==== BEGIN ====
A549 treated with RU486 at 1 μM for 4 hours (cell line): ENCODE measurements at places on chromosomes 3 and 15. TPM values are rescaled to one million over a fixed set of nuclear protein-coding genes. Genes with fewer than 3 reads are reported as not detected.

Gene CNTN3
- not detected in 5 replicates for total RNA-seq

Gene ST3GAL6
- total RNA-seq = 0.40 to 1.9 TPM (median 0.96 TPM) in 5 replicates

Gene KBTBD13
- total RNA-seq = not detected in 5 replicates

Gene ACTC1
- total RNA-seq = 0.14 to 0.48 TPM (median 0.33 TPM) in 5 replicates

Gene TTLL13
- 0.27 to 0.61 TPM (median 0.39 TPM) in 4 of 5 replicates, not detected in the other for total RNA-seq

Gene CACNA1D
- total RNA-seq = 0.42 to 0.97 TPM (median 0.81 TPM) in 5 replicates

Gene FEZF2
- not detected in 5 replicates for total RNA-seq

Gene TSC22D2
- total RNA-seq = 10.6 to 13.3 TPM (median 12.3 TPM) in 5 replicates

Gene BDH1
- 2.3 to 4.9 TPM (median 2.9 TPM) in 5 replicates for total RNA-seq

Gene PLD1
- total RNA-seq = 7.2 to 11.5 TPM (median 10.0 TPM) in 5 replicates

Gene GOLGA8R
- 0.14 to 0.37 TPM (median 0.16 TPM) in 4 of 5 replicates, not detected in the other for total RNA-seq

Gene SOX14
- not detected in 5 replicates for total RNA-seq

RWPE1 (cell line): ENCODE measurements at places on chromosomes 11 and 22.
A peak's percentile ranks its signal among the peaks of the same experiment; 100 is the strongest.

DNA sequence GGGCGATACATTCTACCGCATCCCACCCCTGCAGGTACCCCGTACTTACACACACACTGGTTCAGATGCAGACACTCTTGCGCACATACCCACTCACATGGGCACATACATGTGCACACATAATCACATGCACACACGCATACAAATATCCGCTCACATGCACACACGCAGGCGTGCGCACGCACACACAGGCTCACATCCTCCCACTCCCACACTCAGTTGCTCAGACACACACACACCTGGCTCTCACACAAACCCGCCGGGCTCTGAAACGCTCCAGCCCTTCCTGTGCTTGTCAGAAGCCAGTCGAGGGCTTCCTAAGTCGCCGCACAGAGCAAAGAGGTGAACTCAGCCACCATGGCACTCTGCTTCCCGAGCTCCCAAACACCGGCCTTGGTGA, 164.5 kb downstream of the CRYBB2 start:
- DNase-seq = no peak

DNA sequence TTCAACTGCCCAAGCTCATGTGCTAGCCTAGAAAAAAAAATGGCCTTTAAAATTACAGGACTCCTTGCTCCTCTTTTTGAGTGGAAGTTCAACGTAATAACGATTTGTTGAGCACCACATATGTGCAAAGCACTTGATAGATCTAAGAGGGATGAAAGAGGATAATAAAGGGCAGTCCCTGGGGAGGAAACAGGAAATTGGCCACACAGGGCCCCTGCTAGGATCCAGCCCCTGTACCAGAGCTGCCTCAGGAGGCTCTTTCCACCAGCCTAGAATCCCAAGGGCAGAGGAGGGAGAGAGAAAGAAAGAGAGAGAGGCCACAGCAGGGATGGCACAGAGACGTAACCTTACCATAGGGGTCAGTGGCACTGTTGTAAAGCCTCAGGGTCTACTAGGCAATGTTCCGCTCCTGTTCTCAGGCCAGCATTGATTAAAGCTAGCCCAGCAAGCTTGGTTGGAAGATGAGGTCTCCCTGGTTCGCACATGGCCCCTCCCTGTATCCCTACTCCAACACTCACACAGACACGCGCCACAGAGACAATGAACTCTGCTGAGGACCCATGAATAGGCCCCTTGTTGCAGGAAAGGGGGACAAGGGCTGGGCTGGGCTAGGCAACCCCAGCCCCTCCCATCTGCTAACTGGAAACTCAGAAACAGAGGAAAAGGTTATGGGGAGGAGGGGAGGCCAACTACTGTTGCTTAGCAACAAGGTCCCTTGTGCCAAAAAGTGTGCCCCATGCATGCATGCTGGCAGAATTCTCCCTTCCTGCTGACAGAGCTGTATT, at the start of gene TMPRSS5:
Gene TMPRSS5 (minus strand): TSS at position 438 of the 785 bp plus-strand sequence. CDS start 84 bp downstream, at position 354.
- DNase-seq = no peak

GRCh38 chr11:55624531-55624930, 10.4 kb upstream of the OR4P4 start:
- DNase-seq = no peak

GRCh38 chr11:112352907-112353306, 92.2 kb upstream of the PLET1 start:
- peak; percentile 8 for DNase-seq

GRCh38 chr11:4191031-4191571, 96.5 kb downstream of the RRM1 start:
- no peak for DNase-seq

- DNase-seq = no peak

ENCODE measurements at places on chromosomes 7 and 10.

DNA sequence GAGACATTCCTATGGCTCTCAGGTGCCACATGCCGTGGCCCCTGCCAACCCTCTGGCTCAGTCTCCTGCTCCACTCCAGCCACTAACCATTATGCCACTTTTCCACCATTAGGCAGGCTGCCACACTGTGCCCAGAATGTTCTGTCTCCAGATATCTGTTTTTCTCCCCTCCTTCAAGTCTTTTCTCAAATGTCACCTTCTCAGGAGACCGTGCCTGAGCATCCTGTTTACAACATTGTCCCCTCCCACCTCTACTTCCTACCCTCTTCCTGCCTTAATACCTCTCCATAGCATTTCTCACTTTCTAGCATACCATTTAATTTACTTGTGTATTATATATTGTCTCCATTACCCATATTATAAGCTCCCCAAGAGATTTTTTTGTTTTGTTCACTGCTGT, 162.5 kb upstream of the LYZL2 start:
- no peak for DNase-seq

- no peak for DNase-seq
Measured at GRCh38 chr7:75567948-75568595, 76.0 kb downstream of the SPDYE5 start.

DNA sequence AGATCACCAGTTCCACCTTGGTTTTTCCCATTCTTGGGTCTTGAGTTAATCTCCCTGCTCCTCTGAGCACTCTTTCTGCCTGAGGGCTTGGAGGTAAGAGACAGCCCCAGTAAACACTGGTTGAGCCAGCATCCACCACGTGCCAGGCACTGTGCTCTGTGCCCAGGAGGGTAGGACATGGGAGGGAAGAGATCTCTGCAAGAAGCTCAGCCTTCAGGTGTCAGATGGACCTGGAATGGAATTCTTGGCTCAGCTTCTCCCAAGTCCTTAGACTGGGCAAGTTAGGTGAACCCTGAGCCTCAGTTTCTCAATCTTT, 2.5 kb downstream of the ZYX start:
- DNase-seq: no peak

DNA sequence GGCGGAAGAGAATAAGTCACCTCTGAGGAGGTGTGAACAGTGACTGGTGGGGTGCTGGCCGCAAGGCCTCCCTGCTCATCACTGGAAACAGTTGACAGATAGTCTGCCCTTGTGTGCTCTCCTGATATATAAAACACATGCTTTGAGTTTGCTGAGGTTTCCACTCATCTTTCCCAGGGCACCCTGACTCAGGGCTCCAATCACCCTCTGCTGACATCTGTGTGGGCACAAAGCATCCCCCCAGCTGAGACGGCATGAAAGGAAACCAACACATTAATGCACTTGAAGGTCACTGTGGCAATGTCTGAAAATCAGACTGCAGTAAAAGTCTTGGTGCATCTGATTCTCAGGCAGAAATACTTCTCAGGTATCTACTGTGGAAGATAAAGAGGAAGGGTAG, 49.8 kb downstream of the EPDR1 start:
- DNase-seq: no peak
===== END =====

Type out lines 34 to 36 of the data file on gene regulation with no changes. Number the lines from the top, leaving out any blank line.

- DNase-seq = no peak

GRCh38 chr11:112352907-112353306, 92.2 kb upstream of the PLET1 start:
- peak; percentile 8 for DNase-seq